A few days ago, I received a video of an April 22 (Earth Day) lecture by my longtime friend Nate Hagens. Nate and I both owe a lot concerning our view and understanding of the world to Jay Hanson, who tragically died about a month ago on a diving trip in Indonesia. Many people have written and thought about issues of energy, or economics, or ecology; Jay brought it all together and, crucially, added the human brain and genetic properties to the mix.
Teaching at the University of Minnesota, Nate has greatly expanded on this big picture, and produces -among other things- a lot of video material for his students. Lucky them: a view with so much breadth and depth at the same time is exceedingly rare. What most people don’t get is that you can say: we can do so-and-so, but it’s mostly just in theory. In practice, our brains make us react much different from the theory. Because it’s not our “rational brain” that drives us, it’s our amoeba brain.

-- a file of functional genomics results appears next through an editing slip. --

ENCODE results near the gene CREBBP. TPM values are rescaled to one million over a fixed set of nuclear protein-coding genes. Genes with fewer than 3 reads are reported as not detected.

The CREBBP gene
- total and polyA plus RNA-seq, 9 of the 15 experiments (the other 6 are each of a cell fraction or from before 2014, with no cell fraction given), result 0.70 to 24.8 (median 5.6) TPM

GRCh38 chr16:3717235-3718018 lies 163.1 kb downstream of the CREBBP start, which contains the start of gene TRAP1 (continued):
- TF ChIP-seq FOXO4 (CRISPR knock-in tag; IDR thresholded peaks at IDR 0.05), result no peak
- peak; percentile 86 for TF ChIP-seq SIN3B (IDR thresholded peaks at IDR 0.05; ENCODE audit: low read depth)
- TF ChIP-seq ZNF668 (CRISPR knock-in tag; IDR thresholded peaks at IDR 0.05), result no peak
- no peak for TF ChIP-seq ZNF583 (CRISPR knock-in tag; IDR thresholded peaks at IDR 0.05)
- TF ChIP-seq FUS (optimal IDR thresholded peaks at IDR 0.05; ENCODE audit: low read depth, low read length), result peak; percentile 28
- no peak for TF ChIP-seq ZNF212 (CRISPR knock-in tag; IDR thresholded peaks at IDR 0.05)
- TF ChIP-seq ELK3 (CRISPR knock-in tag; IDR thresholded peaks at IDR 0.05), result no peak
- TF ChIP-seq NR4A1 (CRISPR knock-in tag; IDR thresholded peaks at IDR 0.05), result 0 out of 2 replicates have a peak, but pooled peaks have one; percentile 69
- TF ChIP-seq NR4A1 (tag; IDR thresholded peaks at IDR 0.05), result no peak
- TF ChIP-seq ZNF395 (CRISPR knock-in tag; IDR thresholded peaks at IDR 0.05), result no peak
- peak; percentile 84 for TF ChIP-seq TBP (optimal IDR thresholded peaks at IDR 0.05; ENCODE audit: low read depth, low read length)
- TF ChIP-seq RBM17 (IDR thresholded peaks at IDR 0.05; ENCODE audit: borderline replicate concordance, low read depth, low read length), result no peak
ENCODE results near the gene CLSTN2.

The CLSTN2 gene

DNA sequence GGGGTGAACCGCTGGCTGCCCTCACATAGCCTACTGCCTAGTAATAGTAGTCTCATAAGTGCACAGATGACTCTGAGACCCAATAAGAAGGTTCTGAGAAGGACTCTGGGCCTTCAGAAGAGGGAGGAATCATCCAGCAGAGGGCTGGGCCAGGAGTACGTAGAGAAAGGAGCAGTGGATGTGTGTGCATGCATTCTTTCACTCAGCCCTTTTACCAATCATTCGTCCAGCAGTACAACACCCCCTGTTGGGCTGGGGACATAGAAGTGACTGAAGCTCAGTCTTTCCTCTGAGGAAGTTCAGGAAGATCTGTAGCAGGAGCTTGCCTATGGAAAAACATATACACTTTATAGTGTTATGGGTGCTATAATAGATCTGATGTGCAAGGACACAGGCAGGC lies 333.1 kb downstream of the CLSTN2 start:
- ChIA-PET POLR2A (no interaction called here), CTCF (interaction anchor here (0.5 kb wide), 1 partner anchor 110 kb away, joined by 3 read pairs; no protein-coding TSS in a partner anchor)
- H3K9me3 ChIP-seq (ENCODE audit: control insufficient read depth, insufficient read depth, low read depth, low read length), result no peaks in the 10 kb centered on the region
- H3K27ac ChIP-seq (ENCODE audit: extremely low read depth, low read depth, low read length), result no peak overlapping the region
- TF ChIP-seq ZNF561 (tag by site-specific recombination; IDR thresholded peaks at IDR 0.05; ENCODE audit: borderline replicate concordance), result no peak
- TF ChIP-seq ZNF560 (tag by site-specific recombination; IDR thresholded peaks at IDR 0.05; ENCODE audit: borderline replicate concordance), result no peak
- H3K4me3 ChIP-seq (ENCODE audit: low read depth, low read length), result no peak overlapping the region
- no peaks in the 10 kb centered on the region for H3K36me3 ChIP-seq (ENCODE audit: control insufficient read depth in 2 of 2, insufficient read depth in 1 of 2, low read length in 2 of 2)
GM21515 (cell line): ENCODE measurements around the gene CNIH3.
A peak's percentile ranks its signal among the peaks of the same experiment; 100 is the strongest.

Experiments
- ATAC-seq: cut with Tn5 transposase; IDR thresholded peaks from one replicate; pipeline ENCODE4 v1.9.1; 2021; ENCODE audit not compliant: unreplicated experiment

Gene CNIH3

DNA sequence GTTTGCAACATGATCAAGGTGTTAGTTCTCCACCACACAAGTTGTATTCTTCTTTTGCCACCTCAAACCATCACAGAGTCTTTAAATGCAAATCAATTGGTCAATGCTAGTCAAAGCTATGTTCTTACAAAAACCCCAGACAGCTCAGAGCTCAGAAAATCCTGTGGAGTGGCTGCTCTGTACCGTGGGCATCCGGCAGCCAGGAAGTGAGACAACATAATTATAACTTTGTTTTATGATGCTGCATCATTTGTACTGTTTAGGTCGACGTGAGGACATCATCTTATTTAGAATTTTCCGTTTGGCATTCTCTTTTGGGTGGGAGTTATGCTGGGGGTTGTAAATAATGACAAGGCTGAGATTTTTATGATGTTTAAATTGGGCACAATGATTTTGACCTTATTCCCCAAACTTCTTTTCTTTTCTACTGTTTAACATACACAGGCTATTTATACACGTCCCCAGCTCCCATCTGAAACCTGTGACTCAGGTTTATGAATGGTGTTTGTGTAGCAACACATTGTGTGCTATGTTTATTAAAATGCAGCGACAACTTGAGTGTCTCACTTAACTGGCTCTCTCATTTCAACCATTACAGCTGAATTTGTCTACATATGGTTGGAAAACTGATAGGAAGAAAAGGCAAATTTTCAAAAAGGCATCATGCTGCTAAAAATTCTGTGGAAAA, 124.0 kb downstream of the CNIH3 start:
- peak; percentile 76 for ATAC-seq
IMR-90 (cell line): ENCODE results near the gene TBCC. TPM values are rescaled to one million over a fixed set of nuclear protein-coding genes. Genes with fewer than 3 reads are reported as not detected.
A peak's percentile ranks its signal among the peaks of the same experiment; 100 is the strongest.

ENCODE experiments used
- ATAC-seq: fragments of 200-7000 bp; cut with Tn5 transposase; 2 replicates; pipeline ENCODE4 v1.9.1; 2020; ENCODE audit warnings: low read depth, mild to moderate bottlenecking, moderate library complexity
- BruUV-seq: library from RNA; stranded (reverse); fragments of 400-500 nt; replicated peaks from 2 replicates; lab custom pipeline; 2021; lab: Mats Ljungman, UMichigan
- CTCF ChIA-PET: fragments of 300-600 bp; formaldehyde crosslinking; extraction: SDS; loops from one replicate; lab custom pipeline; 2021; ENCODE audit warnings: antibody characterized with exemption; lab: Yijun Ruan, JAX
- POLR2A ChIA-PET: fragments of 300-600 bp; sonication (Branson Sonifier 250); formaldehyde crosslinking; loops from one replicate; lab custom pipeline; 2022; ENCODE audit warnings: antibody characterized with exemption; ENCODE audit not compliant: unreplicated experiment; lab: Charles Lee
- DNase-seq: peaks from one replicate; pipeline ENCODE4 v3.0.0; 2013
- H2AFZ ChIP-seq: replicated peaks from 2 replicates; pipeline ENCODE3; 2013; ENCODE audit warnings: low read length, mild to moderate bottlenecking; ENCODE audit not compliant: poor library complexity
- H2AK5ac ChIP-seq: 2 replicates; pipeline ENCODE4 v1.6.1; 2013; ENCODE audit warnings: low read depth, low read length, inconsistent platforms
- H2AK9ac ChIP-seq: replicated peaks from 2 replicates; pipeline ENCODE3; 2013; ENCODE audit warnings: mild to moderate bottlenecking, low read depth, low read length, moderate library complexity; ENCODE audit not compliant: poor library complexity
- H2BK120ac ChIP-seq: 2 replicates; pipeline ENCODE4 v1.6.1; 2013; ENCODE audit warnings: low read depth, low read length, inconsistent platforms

We have to work very hard, and be very self-critical, to escape the ‘trap’, that, as Nate formulates it, dictates that:
Thermodynamics, expressed through genetics, creates beings incapable of not maximizing energy consumption.
We can even wonder if we can escape it at all. Nate’s position on this is more positive than mine. So I guess if you follow the theoreticals, you’ll be more inclined to listen to him than to me. Because there’s more dopamine to be gotten there. And denial is our main engine.
Two pics from the video of Nate’s lecture which you can find below give an idea of what is our problem, at least the energy part of it:
One man with a chainsaw (powered by fossil fuels) can do the work of 100 men.
…click on the above link to read the rest of the article…